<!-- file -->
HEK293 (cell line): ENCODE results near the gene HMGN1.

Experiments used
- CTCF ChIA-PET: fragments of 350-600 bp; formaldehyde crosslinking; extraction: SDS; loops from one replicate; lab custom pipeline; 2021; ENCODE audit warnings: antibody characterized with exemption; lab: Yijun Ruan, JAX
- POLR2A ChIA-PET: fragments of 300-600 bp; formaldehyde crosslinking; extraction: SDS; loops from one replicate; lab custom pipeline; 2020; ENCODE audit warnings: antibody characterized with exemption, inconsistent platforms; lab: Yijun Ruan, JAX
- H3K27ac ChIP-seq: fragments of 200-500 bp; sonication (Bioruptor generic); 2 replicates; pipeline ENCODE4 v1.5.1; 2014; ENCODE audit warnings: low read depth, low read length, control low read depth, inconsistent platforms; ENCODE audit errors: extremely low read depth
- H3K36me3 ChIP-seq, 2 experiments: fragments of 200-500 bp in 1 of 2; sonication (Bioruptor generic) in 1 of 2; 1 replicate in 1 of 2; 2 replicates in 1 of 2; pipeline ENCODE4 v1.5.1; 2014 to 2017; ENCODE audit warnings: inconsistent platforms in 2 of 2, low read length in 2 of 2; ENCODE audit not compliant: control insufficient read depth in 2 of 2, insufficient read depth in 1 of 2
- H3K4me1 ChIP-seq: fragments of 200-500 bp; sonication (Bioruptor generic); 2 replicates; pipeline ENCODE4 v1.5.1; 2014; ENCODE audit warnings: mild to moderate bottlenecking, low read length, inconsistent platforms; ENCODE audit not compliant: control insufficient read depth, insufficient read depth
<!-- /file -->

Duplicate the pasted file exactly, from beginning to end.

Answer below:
HEK293 (cell line): ENCODE results near the gene HMGN1.

Experiments used
- CTCF ChIA-PET: fragments of 350-600 bp; formaldehyde crosslinking; extraction: SDS; loops from one replicate; lab custom pipeline; 2021; ENCODE audit warnings: antibody characterized with exemption; lab: Yijun Ruan, JAX
- POLR2A ChIA-PET: fragments of 300-600 bp; formaldehyde crosslinking; extraction: SDS; loops from one replicate; lab custom pipeline; 2020; ENCODE audit warnings: antibody characterized with exemption, inconsistent platforms; lab: Yijun Ruan, JAX
- H3K27ac ChIP-seq: fragments of 200-500 bp; sonication (Bioruptor generic); 2 replicates; pipeline ENCODE4 v1.5.1; 2014; ENCODE audit warnings: low read depth, low read length, control low read depth, inconsistent platforms; ENCODE audit errors: extremely low read depth
- H3K36me3 ChIP-seq, 2 experiments: fragments of 200-500 bp in 1 of 2; sonication (Bioruptor generic) in 1 of 2; 1 replicate in 1 of 2; 2 replicates in 1 of 2; pipeline ENCODE4 v1.5.1; 2014 to 2017; ENCODE audit warnings: inconsistent platforms in 2 of 2, low read length in 2 of 2; ENCODE audit not compliant: control insufficient read depth in 2 of 2, insufficient read depth in 1 of 2
- H3K4me1 ChIP-seq: fragments of 200-500 bp; sonication (Bioruptor generic); 2 replicates; pipeline ENCODE4 v1.5.1; 2014; ENCODE audit warnings: mild to moderate bottlenecking, low read length, inconsistent platforms; ENCODE audit not compliant: control insufficient read depth, insufficient read depth